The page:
> recreation. They moved on. Their saying was to a meaningful
> purpose, not for mere personal relief.
> P.
> -----Original Message-----
> From: Nancy Gish - Women's Studies [mailto:[log in to unmask]]
> Sent: Thursday, December 04, 2003 4:38 PM
> To: [log in to unmask]
> Subject: Re: Poets on poetry
> I'm sorry, but this is just factually untrue.
> Mary Wollstonecraft and Virginia Woolf wrote brilliant critiques of what
> you seem to think they "rose above."  Woolf was astounded, offended, and
> fiercely resistant to the beadle, and Wollstonecraft wrote the first
> major feminist philosophical argument for equality of women because of
> her resistance.
> Whatever are you supposing they said?
> Nancy
> On 4 Dec 2003, at 16:08, Peter Montgomery <[log in to unmask]> wrote:
> > I'm thinking of how Mary Wolstonecraft was able to rise above
> > all the exasperations of her age, and of how Virginia Woolf
> > was able to step aside some beadle that got in her way, without
> > bothering to vent upon him.
> >
> > Eliot is a convenient whipping horse for people who haven't found
> > their ways around such obstacles. It is his punishment for becoming a
> > Christian and so betraying the age that thought it could rise above
> > superstition, and thought TWL was the prime statment of that belief.
> > As he said once, somewhere, "In an age when everyone is trying to
> > escape, a person going in the opposite direction will seem to run
> > away." or words to that effect.
> >
> > Given what the publication world has become, eg Oprah &c.
> > the production of a book is no longer an indicator of anything.
> >
> > Peter
> >
> > -----Original Message-----
> > From: Nancy Gish - Women's Studies [mailto:[log in to unmask]]
> > Sent: Thursday, December 04, 2003 10:36 AM
> > To: [log in to unmask]
> > Subject: Re: Poets on poetry
> >
> >
> > What I think is that you are astonishingly rude and astonishingly
> > concerned about what I say.  It is not mutual. Nancy
> >
> > On 4 Dec 2003, at 13:10, Ken Armstrong <[log in to unmask]> wrote:
> >
> > > At 06:24 PM 12/3/2003 -0500, Nancy Gish wrote:
> > >
> > > >Oh don't be silly.
> > >
> > >     Hope springs eternal.
> > >
> > > >  I just finished my third book on Eliot (this one co-
> > > >edited).  No one spends a life doing that out of animus.
> > > >  If you can't make a point, why blether?
> > >
> > >
> > >    Making a point to you, Nancy, is no easy proposition. If you have
> > > animus for Eliot, no one does. The number of books under your belt
> > not
> > > attest to your attitude toward your subject. Critics have no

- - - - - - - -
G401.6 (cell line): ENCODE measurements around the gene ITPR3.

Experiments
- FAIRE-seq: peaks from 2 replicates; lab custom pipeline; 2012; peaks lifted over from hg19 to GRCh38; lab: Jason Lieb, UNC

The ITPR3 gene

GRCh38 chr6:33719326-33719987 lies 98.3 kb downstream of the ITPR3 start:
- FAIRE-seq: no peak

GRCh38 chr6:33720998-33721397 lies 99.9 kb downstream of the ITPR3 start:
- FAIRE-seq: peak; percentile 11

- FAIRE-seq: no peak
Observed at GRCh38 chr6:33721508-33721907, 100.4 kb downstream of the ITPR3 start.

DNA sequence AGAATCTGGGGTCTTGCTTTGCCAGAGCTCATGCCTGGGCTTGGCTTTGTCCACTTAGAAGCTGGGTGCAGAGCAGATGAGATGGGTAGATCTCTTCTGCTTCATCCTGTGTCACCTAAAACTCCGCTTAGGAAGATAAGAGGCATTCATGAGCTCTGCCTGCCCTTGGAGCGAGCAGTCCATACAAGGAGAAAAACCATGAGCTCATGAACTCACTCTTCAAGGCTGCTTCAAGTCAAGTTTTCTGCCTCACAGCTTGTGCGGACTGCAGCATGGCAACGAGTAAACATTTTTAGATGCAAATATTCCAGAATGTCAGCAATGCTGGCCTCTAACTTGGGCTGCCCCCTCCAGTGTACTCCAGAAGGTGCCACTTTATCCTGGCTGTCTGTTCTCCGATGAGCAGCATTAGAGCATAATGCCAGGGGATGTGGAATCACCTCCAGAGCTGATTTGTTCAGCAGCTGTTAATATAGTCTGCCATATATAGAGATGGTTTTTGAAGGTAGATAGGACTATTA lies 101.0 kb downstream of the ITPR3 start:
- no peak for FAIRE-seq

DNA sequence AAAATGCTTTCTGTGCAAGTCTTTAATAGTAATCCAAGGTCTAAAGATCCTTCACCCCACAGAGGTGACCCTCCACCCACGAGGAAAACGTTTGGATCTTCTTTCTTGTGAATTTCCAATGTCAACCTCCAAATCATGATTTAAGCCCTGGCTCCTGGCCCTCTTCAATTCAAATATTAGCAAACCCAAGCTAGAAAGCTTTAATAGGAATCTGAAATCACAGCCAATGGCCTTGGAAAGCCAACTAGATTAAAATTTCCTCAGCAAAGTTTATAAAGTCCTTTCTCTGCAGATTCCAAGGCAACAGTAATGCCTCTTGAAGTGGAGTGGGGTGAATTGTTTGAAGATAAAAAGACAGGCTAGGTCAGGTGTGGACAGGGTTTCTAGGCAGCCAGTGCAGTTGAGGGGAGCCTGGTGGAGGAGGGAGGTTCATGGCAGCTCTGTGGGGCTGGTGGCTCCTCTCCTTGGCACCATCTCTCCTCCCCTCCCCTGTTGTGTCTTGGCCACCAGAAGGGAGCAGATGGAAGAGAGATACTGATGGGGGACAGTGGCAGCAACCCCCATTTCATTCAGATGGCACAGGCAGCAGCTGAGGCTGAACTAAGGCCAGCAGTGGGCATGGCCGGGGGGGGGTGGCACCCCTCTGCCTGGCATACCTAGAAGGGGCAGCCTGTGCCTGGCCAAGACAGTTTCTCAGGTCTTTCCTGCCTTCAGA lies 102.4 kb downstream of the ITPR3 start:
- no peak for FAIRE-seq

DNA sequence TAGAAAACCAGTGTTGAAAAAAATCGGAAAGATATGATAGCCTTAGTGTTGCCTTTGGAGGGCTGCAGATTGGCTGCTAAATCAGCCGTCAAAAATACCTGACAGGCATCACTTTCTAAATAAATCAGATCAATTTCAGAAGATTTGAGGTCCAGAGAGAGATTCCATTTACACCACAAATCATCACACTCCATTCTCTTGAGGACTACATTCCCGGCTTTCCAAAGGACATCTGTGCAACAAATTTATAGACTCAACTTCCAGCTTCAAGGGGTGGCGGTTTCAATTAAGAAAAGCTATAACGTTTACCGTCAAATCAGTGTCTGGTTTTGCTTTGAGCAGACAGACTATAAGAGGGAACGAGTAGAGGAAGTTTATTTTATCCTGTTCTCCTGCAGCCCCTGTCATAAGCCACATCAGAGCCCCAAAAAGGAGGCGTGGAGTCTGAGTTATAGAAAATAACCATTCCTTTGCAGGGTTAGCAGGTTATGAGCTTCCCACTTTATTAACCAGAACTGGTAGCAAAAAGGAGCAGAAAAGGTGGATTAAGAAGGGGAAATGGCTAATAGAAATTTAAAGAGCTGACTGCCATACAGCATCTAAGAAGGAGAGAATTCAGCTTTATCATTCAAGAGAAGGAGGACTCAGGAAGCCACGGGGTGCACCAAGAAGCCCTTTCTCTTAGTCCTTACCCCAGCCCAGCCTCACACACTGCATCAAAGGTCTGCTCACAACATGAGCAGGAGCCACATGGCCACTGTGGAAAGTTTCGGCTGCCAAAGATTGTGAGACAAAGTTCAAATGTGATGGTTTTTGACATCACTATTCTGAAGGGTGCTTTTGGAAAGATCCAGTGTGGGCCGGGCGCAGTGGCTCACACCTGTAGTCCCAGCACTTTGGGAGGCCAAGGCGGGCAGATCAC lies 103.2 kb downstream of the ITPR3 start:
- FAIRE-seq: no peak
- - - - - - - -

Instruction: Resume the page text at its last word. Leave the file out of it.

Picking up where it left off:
> > > animosity toward their subjects or they wouldn't bother? Is there
> > > anyone so
> as
> > > to accept this for writ?
> > >
> > >
> > > >Katherine Anne Porter, like everyone before the necessary research
> > > >on language, was taught that "man" and "he" were grammatically
> > > >correct terms for the third person.  Everyone else was taught the
> > > >same.  It happens to be nonsense.
> > >
> > >    That it is nonsense is beside the point. The point is, if I were
> > >    to
> > > continually harp on KAP for what "Everyone else was taught" and
> > > used, it would rightly appear, wouldn't it, that I had it in for
> > > KAP.
> Why
> > > constantly be correcting her for what everyone did? Why step on
> > > Eliot
> > every
> > > chance you get for what everyone else did? It has nothing to do with
> your
> > > handy summary of how "he" came to be used for third person everyone.
> That
> > > is a red herring by which you evaded my question. Why? Because when
> > someone
> > > disagrees with you, it must be because they are wrong?
> > >
> > > . If you know
> > > >nothing about it (as your comment suggests), why carp?
> > >
> > > >  it is pointless to respond courteously to trolling and
> > > >sniping.
> > >
> > >    However, it is your practice to carp and snipe at Eliot and then
> > >    to
> > take
> > > offense when anyone points it out. I can only disagree with you, you
> > > imply,  if I "know nothing about it."  If you are unable to admit or
> > > any of this, then the only point in responding is to open better
> > > possibilities for others. Did you think at all about the suggestion
> > > regarding artistic expression?
> > >
> > > Ken A.